Skip to Content

Explore Epping Forest With These (Rather Fantastic) Walks

Explore Epping Forest With These (Rather Fantastic) Walks

Love This? Save and Share!

Sprawling over a magnificent 2,400 hectares, Epping Forest is a walker’s adventure playground within easy reach of London. 

Starting in Forest Gate in London and stretching all the way to Epping in Essex, it’s little wonder that Epping Forest is a go-to sanctuary for those wanting to blow the cobwebs off with a good old ramble. 

We recently featured the forest in our guide to stellar walks in London – but, with any area this large, there’s so much to explore that it more than merits a walking guide of its own. 

Ready to explore? Discover the beauties of this rambler’s retreat with these Epping Forest walks. 

The Best Epping Forest Walks 

Beech Trail 

2.5 miles / 4 km 

This two and a half mile circular walk is a pretty perambulation from the Pillow Mounds car park and, as one of the forest’s official trails, is waymarked throughout for easy navigation. Follow the trail and it takes you through a stretch of the forest filled with the beeches after which it’s named. 

It is relatively uneven – so not a great choice if all you’re after is a flat stroll through the forest, but there are only a couple of really steep sections. 

Much of the trail’s attraction is walking through the forest itself, but don’t forget to scope out the Iron Age earthwork at Loughton Camp. 

Map and Detailed Instructions

Gifford Trail 

1.25 miles / 2 km 

The Gifford Trail is one of the newest trails in the forest – no surprise given the stretch of woodland it takes you through was only planted in 2013 by local volunteers and school kids who planted over 4,500 trees after the woods were bought by the City of London Corporation.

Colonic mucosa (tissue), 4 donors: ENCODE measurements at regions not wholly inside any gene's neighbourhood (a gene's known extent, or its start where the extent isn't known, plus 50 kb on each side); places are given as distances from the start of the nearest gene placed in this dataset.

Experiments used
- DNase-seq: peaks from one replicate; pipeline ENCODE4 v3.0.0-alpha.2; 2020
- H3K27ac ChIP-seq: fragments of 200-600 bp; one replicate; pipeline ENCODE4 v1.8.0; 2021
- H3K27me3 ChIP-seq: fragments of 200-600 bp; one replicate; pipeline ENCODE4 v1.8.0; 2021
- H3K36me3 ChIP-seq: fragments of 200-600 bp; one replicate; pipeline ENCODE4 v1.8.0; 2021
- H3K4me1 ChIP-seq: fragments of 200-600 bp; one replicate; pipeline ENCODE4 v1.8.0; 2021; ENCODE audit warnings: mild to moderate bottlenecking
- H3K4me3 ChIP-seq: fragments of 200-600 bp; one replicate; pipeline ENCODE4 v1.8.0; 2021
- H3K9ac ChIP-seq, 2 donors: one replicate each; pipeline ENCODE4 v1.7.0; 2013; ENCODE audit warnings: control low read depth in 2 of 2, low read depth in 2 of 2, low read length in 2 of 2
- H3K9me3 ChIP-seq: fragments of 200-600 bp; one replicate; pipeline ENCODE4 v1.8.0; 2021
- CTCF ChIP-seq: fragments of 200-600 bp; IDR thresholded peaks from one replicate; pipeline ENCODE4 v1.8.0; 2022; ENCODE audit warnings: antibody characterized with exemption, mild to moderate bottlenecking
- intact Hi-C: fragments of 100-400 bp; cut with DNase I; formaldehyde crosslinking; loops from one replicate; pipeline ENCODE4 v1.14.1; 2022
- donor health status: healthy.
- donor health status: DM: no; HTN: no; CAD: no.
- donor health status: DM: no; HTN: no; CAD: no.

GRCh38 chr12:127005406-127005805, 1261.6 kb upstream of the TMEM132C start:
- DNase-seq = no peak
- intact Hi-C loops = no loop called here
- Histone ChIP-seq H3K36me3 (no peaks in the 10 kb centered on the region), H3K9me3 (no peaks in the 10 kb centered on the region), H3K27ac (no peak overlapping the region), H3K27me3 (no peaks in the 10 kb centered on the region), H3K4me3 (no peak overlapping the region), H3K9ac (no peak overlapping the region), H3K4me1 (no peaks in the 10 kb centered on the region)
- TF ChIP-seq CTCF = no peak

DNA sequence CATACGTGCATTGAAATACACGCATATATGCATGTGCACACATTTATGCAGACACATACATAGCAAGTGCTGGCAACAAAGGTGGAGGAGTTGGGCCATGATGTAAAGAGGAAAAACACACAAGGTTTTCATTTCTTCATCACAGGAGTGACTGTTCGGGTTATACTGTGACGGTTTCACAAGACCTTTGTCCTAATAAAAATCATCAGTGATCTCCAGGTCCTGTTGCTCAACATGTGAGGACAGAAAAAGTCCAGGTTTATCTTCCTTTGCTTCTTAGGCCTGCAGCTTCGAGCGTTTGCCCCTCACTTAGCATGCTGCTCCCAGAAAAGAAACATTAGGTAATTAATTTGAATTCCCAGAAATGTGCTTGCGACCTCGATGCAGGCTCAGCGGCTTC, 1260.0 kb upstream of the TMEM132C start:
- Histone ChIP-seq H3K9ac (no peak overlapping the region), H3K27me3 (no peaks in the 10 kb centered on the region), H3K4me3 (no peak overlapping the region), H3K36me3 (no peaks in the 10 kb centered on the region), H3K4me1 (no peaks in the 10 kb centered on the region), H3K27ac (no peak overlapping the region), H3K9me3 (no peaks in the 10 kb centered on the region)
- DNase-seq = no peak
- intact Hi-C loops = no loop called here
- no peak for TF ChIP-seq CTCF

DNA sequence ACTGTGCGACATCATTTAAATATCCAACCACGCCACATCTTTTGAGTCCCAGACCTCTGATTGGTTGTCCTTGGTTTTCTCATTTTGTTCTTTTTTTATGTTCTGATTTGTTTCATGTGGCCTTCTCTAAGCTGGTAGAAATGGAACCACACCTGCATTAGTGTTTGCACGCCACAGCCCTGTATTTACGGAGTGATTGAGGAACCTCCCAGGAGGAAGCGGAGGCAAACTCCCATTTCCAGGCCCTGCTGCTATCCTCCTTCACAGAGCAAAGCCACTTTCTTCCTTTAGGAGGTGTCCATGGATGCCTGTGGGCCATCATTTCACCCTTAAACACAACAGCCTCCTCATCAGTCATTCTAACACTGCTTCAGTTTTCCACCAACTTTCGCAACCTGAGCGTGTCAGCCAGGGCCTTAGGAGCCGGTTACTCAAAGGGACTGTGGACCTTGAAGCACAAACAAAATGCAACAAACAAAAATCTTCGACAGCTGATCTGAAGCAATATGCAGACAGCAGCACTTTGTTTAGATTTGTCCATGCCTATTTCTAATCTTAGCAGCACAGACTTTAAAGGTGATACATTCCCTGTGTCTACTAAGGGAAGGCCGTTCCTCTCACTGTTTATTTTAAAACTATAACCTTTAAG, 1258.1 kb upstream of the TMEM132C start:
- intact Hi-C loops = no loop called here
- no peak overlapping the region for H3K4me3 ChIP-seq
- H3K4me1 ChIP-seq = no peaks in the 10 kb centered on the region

Expect to see lots of fallow deer in the Deer Sanctuary, English Oak and other native tree species including alder, birch and beech. 


Chestnut Trail 

3.25 miles / 5 km 

Epping Forest

We hate to play favourites, but the Chestnut Trail is one of our favourite trails in this guide. It’s not that long – only 3.25 miles in total, but during the course of those three miles the trail wends its way between woodland, parkland and some rather pretty waterside views. 

Start at the Warren Road entrance to Wanstead Park, walk through Chalet Wood before emerging from the trees near Heronry Pond. 

From there, it’s a matter of skirting your way around the ponds and then the rather unimaginatively named (but beautiful nonetheless) Ornamental Water. 


Holly Trail 

2.5 miles / 4 km 

On the Holly Trail

One of two walks in this guide starting from Chingford, the Holly Trail is a classic stroll through the forest, forging its way across Chingford Plain and then taking you through Bury Wood. 

Unlike some of the other walks in this guide – this one is mostly through woodland (with the exception of the section on Chingford Plain) and clearly signposted throughout. It does get very muddy in the wetter months – make sure that you’ve got appropriate footwear. 


Oak Trail 

6.6 miles / 10.6km

Epping Forest

The Oak Trail is pretty much the closest thing in this guide to an epic hike, so well suited to those of you who love to tackle challenging terrain and don’t mind a steep hill or two. It’s also accessible if you’re arriving by public transport as it starts and finishes at Theydon Bois. 

We’ll be honest – at 6.6 miles, it’s still not that long but it is quite hilly and the variety of terrain more than justifies the effort. Kick things off at Theydon Bois, wander through Great Gregories Farm and northwards before swinging south through the wooded Epping Thicks and Amesbury Banks. 

Just before the end of the hike, you pass the Deer Sanctuary, which was created in the fifties to help protect the fallow deer that call the forest their home. 


Lime Trail

1.5 miles / 2.5 km

The Lime Trail is one of the shorter walks through Epping Forest and begins in Wanstead, which is easily accessible by bus and several train stations. 

Beginning at Harrow Road Sports Pavilion, the route takes you through grassland, skirting around the football pitches on Harrow Road Playing Fields and into Bush Wood.